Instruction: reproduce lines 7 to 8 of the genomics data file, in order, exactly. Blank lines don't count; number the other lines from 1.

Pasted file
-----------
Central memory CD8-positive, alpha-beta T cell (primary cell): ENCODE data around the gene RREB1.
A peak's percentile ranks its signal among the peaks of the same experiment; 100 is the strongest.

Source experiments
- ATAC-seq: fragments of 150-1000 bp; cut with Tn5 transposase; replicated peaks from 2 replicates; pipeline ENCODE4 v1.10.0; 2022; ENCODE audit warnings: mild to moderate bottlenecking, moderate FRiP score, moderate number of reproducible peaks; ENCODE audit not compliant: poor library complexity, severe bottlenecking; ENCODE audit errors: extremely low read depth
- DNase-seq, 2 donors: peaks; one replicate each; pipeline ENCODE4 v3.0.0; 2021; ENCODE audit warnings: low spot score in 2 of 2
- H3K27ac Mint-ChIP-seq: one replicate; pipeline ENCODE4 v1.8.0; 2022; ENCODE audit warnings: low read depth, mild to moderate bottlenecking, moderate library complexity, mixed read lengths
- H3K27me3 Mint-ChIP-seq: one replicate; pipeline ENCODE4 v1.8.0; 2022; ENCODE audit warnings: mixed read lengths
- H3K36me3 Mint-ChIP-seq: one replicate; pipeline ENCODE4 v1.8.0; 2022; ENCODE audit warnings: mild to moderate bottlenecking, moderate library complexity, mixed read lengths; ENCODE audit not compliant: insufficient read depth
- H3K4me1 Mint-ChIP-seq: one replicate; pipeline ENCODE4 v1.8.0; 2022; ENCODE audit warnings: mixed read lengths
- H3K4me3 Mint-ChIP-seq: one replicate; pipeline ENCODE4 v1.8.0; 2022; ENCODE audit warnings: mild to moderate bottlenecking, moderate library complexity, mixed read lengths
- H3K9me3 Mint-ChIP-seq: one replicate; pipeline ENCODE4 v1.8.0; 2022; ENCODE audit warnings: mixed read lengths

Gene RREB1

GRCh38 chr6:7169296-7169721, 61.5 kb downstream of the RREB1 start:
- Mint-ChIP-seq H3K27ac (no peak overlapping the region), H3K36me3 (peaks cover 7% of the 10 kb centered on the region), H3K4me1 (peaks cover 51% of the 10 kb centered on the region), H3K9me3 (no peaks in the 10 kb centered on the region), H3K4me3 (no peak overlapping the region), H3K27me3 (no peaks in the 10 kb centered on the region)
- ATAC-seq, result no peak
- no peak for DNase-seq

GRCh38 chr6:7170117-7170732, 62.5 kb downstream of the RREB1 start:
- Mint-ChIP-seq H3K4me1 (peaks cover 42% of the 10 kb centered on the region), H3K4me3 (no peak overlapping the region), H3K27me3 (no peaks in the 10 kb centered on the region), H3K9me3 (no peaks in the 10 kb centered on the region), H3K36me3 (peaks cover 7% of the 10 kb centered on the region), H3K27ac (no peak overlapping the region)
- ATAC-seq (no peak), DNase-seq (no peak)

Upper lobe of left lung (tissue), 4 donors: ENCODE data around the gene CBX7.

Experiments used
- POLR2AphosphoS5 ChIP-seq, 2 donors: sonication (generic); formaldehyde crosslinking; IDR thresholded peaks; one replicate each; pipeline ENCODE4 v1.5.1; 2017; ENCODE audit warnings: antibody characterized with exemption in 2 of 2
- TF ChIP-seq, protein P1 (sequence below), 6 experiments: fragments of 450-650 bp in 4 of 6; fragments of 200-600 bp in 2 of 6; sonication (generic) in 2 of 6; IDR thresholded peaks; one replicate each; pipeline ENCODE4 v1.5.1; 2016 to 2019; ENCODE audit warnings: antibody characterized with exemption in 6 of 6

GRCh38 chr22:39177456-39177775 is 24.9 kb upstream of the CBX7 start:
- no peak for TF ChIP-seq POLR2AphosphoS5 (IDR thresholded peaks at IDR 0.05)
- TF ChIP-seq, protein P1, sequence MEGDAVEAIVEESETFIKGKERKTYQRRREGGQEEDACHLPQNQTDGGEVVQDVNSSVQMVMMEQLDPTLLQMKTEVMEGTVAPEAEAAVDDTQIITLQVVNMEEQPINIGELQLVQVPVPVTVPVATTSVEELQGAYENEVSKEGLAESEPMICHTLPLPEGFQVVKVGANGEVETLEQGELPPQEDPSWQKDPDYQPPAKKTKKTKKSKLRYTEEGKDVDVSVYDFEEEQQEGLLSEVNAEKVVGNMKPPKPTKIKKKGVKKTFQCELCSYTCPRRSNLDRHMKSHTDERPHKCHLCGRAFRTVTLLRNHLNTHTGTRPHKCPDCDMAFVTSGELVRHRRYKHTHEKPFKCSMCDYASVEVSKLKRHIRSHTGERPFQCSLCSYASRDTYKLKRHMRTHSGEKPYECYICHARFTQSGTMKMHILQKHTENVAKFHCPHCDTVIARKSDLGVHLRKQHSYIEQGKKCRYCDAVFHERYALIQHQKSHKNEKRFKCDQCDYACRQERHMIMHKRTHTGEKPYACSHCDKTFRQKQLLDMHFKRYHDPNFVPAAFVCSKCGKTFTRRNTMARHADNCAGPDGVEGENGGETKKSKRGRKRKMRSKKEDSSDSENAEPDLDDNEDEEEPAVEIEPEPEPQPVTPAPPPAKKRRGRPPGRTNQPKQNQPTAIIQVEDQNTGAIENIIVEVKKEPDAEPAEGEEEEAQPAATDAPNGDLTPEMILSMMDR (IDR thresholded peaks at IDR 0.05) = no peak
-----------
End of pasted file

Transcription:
- H3K27me3 Mint-ChIP-seq: one replicate; pipeline ENCODE4 v1.8.0; 2022; ENCODE audit warnings: mixed read lengths
- H3K36me3 Mint-ChIP-seq: one replicate; pipeline ENCODE4 v1.8.0; 2022; ENCODE audit warnings: mild to moderate bottlenecking, moderate library complexity, mixed read lengths; ENCODE audit not compliant: insufficient read depth